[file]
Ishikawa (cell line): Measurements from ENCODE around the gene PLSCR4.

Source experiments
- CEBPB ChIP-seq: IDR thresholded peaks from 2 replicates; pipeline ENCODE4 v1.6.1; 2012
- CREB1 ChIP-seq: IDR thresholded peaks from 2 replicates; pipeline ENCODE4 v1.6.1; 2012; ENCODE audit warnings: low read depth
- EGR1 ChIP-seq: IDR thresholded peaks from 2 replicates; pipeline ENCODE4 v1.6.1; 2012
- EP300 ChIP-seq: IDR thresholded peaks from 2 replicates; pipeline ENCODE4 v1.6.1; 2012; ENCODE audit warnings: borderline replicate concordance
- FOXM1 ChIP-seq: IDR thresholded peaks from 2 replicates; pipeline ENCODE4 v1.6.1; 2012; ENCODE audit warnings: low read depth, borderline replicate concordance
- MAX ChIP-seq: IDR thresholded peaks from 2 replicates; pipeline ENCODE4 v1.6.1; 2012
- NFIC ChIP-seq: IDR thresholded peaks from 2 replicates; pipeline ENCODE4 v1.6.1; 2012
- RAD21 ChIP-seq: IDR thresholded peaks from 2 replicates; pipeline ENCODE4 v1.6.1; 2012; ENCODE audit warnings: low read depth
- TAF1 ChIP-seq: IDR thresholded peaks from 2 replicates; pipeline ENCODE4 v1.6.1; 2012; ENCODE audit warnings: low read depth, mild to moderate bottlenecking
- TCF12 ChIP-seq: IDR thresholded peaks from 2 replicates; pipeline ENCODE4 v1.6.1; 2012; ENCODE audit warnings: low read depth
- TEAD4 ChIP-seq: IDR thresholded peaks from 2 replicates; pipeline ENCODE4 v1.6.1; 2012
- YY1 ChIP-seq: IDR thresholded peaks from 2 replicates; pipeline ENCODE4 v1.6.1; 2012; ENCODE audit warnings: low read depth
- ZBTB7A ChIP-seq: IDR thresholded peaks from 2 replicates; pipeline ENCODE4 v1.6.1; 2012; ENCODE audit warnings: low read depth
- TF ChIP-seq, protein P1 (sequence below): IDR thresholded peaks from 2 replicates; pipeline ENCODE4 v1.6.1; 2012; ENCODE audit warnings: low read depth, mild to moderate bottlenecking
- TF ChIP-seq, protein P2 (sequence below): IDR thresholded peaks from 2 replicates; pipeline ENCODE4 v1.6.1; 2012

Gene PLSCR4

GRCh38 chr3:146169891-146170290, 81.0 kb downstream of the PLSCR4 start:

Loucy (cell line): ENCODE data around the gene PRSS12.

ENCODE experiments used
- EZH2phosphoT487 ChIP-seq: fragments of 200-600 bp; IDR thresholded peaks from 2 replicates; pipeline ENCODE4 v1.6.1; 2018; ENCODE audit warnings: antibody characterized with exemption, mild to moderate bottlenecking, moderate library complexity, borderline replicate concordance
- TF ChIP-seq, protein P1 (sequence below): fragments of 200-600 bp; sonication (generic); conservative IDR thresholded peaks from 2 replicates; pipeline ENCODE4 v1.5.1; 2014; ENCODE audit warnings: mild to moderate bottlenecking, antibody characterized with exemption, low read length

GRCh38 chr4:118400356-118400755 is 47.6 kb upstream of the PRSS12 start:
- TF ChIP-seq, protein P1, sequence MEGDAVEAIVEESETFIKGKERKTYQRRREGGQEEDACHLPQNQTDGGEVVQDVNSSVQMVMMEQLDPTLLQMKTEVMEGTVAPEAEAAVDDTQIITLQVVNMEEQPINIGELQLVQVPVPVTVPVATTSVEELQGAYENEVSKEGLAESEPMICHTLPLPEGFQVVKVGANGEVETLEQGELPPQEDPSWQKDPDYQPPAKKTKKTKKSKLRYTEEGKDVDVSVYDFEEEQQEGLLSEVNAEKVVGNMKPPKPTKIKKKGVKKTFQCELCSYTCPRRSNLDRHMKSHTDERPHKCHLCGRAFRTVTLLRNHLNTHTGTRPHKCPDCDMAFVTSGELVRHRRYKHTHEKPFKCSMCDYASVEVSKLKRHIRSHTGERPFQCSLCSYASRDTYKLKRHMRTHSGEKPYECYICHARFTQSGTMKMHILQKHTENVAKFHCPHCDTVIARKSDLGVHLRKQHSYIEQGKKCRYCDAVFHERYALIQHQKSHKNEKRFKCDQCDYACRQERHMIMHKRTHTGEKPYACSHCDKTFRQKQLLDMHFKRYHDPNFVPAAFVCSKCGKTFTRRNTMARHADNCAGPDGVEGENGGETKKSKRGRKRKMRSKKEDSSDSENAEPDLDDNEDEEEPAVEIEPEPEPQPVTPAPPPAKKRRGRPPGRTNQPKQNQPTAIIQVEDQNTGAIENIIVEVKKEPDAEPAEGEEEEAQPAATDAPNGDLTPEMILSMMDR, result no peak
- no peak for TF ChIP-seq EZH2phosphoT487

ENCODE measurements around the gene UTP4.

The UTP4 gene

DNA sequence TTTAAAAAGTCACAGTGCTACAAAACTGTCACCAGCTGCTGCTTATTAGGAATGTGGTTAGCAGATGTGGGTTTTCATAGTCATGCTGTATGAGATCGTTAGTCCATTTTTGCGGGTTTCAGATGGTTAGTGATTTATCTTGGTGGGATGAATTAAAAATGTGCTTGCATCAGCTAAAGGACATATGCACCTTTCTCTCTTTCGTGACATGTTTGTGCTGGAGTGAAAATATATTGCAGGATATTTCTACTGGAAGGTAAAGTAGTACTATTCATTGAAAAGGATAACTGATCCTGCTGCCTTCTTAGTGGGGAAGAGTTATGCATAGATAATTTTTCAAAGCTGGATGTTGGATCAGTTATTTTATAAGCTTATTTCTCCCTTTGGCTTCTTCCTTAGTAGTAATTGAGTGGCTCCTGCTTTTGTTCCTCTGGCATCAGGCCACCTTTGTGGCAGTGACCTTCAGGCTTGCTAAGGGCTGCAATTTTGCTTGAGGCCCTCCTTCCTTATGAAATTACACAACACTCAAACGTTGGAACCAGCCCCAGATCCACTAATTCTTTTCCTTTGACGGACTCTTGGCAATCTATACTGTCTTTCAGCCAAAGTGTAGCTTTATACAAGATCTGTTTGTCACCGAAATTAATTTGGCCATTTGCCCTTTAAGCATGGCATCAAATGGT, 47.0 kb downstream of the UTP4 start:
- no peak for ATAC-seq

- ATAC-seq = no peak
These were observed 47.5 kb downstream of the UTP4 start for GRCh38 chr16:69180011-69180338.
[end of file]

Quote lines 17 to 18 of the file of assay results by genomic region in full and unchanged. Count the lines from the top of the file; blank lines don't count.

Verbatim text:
- TF ChIP-seq, protein P2 (sequence below): IDR thresholded peaks from 2 replicates; pipeline ENCODE4 v1.6.1; 2012

Gene PLSCR4